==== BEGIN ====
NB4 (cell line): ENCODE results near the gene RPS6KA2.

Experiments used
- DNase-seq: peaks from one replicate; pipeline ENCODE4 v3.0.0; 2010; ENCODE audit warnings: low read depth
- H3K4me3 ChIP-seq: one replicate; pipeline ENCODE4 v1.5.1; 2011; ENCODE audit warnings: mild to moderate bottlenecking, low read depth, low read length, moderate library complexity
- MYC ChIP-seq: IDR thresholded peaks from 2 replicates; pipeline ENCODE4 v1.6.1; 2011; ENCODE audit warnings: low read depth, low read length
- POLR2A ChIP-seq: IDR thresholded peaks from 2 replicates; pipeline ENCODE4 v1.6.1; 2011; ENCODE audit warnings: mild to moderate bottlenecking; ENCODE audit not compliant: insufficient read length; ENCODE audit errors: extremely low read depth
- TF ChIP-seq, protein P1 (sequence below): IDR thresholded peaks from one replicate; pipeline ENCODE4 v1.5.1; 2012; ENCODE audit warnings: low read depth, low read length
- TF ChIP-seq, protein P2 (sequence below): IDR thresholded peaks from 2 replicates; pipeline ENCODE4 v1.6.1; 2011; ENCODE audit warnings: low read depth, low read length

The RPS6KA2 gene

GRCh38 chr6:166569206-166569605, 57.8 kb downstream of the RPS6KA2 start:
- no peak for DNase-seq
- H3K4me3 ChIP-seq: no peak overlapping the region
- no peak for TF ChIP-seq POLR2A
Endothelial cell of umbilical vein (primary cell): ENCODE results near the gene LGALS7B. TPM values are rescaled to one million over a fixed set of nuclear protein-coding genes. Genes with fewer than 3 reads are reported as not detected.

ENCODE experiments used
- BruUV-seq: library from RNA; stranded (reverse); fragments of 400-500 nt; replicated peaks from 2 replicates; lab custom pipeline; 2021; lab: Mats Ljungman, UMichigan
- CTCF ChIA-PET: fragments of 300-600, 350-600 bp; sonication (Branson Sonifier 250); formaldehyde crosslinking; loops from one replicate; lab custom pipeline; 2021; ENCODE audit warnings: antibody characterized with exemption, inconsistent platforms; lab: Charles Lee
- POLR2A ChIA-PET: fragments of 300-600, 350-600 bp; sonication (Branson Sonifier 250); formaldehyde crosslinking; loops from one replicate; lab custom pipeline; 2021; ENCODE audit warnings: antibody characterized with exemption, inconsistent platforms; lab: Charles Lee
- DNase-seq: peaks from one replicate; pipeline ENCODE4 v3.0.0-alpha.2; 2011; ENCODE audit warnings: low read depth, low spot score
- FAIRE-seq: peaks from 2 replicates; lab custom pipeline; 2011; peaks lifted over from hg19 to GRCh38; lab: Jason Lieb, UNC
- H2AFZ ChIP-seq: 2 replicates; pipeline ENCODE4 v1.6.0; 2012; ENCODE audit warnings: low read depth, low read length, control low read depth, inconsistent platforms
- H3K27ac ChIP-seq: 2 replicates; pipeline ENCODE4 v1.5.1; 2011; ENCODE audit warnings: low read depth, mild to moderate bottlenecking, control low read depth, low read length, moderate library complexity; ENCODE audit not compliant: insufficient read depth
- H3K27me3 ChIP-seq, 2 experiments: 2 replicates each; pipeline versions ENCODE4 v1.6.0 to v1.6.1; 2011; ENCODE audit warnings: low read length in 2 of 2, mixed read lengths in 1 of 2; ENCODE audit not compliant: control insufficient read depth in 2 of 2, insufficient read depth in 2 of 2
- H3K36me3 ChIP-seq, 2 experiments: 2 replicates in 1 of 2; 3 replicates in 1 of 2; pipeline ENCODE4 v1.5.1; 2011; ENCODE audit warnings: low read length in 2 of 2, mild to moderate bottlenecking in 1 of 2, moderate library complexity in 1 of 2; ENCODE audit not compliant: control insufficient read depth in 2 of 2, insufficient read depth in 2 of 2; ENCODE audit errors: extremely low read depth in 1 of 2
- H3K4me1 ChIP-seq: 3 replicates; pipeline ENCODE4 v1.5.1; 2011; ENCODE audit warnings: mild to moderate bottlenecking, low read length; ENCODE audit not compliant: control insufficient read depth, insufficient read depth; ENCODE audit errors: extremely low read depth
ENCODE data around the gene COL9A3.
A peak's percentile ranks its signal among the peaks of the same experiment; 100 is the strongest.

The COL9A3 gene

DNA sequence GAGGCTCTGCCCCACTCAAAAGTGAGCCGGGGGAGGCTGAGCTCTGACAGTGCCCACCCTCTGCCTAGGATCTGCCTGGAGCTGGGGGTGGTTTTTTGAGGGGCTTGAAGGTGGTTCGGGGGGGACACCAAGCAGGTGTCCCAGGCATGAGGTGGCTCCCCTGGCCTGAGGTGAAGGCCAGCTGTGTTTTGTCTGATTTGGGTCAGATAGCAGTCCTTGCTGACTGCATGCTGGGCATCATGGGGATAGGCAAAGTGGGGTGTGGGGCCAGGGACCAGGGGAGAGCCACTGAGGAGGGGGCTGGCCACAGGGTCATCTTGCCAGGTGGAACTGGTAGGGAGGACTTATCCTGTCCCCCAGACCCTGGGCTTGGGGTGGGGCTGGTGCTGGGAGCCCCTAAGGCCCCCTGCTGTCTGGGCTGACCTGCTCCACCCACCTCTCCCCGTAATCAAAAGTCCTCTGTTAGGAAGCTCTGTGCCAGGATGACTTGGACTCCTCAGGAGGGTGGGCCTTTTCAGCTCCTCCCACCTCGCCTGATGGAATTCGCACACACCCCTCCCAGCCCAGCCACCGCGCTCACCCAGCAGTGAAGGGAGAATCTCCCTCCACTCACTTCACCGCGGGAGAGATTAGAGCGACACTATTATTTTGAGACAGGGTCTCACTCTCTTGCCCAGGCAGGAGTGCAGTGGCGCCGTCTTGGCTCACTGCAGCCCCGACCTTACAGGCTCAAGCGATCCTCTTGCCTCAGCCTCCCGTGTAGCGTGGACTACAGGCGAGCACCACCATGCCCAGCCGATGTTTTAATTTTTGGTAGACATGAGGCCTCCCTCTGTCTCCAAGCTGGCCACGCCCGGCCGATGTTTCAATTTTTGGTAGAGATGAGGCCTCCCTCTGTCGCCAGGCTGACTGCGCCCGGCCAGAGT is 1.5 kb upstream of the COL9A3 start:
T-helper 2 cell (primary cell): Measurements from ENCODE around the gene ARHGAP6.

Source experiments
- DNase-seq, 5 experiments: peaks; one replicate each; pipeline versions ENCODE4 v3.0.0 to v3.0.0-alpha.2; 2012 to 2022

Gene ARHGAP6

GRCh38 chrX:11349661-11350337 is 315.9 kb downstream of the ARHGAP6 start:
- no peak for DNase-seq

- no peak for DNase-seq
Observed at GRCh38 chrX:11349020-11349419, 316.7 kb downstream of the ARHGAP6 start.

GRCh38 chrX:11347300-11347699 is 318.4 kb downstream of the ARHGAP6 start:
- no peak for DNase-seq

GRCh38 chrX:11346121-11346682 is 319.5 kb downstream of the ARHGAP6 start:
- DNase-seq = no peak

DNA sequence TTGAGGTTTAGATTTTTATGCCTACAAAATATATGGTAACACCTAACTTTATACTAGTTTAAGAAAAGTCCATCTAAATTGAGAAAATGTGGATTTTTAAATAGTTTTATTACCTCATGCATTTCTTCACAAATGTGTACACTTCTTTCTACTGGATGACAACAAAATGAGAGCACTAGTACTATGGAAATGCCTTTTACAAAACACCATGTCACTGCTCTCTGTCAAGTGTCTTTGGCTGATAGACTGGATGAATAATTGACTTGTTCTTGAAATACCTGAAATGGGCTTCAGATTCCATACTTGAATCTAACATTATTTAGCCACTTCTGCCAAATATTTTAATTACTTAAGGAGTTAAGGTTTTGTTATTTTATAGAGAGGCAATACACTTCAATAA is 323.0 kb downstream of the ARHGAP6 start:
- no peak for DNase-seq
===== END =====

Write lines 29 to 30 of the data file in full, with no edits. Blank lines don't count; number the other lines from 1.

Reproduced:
DNA sequence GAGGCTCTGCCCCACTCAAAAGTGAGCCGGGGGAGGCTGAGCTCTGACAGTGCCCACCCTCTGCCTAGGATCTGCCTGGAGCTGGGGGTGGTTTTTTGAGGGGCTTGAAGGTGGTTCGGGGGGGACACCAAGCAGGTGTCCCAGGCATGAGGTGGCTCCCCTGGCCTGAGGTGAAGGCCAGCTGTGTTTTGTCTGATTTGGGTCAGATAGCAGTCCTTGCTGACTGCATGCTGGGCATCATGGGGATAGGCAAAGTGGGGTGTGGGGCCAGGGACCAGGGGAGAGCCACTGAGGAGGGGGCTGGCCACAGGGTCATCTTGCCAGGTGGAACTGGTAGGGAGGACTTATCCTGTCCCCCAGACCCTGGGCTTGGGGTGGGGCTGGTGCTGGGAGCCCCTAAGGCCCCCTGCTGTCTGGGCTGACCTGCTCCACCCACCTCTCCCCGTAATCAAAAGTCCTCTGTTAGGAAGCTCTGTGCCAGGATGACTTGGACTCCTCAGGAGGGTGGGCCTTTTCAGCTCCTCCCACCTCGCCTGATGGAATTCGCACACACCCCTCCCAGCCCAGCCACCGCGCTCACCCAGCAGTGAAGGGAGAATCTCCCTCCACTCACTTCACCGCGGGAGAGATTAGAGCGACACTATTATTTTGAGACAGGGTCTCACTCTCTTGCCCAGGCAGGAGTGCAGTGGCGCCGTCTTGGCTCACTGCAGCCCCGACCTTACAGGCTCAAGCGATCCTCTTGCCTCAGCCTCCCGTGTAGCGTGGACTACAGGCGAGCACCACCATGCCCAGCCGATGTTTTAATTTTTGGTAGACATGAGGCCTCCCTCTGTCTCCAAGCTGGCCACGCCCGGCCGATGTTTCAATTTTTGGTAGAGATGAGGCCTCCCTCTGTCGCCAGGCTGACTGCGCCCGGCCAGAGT is 1.5 kb upstream of the COL9A3 start:
T-helper 2 cell (primary cell): Measurements from ENCODE around the gene ARHGAP6.